Jared Savage is a senior reporter at the New Zealand Herald

111's fatal slip-ups

Loss of mother, newborn baby, among deaths involving ambulance delays.

The death of Casey Nathan, pictured with partner Hayden Tukiri, is under investigation. Photo / APN
The death of Casey Nathan, pictured with partner Hayden Tukiri, is under investigation. Photo / APN

A mother and her newborn baby who died after delays in taking them to hospital are among 30 cases of 111 calls gone wrong.

Other deaths were linked to malfunctioning defibrillators, lost or slow ambulances, or wrong medication being administered.

Details of the 30 "serious and sentinel" cases are found in Order of St John reports to the Ministry of Health - a summary table of which was released to the Herald under the Official Information Act.

The number of reportable events in the year to March was "very low" against the more than 400,000 emergency calls in that time, said the chief executive of St John, Peter Bradley, and Health Ministry staff.

"Every incident and every life is important to us," said Mr Bradley, "which is why we have robust processes to review and improve our systems and patient safety, and why we regularly review the jobs we attend and our treatment."

One case to be investigated by a coroner involves the deaths of a mother and her baby after a delay in taking them to hospital.

Casey Nathan, 20, died in Waikato Hospital hours after the delivery of her son at Birthcare Huntly in May last year, and her baby, Kymani Nathan-Tukiri, died in the newborn intensive care unit days later after suffering severe organ damage during the birth. "Midwives were on scene and maintained a lead role in patient care," a St John spokeswoman said. "This call came through to us as an urgent transport to higher-level care for the mother."

The ambulance took 20 minutes to arrive.

The deaths are to be investigated by coroner Garry Evans next year.

The founder of the Action to Improve Maternity Trust, Jen Hooper, said her own efforts to piece together the circumstances of the deaths confirmed there were delays in taking Ms Nathan and her baby to hospital.

"St John performs a fantastic service and we should have a high level of trust in it. Yes, there were delays. But there were many other factors contributing to this tragedy. It's all about whether lessons can be learned from what happened."

The Official Information Act document reveals two cases in which 111 call-takers assigned the wrong priority code to emergencies.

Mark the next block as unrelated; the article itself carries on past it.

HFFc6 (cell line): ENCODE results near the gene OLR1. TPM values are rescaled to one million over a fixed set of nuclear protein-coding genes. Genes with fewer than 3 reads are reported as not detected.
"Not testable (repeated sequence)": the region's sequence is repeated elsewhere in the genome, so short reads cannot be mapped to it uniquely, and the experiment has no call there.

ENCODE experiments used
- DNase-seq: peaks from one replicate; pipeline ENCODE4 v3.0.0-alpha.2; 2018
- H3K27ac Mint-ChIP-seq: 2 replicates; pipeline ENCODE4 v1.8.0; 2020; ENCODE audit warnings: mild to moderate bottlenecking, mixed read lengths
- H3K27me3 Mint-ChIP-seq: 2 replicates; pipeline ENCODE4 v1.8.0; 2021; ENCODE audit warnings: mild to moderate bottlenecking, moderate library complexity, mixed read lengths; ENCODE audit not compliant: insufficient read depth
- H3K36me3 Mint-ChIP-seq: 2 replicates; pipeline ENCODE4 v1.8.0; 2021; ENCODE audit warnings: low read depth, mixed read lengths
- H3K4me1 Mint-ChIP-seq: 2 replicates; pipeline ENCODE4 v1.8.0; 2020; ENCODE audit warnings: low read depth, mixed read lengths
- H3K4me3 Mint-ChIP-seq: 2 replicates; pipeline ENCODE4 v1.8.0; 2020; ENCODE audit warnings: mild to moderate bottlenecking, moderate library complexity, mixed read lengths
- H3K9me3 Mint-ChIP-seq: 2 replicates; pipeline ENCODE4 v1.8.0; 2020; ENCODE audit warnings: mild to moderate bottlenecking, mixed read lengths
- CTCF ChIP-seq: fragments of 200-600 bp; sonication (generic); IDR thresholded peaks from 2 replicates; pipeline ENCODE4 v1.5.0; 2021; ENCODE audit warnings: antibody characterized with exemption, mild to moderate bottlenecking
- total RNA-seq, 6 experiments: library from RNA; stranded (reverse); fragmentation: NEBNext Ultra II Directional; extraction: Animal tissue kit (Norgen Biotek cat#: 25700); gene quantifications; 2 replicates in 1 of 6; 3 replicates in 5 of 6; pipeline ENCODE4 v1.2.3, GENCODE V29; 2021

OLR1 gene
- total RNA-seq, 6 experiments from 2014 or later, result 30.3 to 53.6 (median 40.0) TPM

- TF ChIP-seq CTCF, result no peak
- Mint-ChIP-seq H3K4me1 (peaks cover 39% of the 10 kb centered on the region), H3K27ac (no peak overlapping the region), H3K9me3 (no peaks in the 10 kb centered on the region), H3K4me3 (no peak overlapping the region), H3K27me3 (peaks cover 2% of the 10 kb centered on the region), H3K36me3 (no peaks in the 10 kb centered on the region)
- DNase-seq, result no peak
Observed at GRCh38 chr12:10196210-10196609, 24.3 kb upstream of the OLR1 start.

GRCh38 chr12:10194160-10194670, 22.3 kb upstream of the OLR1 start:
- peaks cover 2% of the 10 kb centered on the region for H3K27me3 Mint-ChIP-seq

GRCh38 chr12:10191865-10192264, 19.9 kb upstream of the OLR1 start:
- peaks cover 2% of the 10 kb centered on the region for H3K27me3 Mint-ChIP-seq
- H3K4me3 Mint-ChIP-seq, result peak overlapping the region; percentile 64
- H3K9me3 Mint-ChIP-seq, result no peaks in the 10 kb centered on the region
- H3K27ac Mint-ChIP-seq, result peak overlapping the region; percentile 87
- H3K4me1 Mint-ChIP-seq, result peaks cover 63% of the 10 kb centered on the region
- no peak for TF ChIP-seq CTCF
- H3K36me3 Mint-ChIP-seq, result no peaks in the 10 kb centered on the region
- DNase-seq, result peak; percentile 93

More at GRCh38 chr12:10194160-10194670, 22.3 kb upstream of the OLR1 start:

One patient said, "Help me", but the call-taker deemed the emergency Priority 2 when it should have been Priority 1.

There was also an eight-minute delay in sending the ambulance, as all other vehicles were busy, and it arrived 12 minutes later after being driven at legal road speeds rather than at a faster speed with lights and sirens operating.

The slower response time and the time it took for the paramedic and the neighbour to break into the house meant a delayed response. The patient was found dead inside.

In the second case, the wrong priority code was assigned to a heart attack patient, and the 77-year-old was dead when the ambulance arrived.

A St John spokeswoman said the incident was formally reviewed and the calltaker was disciplined.

Another heart attack patient died during the 45 minutes it took for an ambulance to arrive.

An internal investigation found the ambulance officer slept through the station alert and then could not find the property using GPS or maps, as it was in a two-year-old subdivision.

"The ambulance officer on duty was asleep and did not hear the station alert and said that they did not receive a pager message," the spokeswoman said.

"We have added a second alert and additional speakers at the station. The vehicle pager has been replaced."


St John reported 30 "serious and sentinel" events to the Ministry of Health in the year to March, including:

• Patient said, "Help me", but 111 call-taker gave the emergency Priority 2 instead of 1. Eight-minute delay in sending ambulance, which took 12 minutes to arrive. Paramedic and neighbour found patient dead.

• Wrong priority code assigned to a heart attack case. The ambulance was dispatched at 7.24pm and arrived at 7.51pm. The 77-year-old man was found dead on arrival. Call-taker disciplined.

• Ambulance took 45 minutes to arrive to heart attack patient. Ambulance officer slept through the station alert, then could not find the property using GPS or maps, as the address was in a two-year-old subdivision.

• Swimmer pulled from the bottom of a public pool by lifeguards, who started CPR. Ambulance arrived within four minutes but defibrillator did not work. Patient died.

• Paramedic made incorrect diagnosis and gave wrong drug to patient. St John said the patient was in a critical state, and an investigation found the drug was unlikely to have led to the death.


Problems with defibrillators are singled out in two of the deaths reported to the Health Ministry.

In one case, a swimmer was pulled from the bottom of a public pool by lifeguards, who started CPR, and an ambulance came within four minutes.

But its defibrillator - which administers electric shocks to restart the heart - twice failed to operate.

A second ambulance arrived four minutes later with another defibrillator, but the patient died.

The machine's American maker could not find any fault in it.

In the other death, a heart attack patient was defibrillated 20 times but only 12 shocks were recorded.

The manufacturer could not find any fault with the machine, but St John said the eight aborted shocks were unlikely to have altered the patient's chances of survival.

Chief executive Peter Bradley said defibrillators were a complicated piece of vital equipment used on about 70 per cent of patients.

"Because of this, we're adding a back-up defibrillator in each of our ambulances."

- NZ Herald

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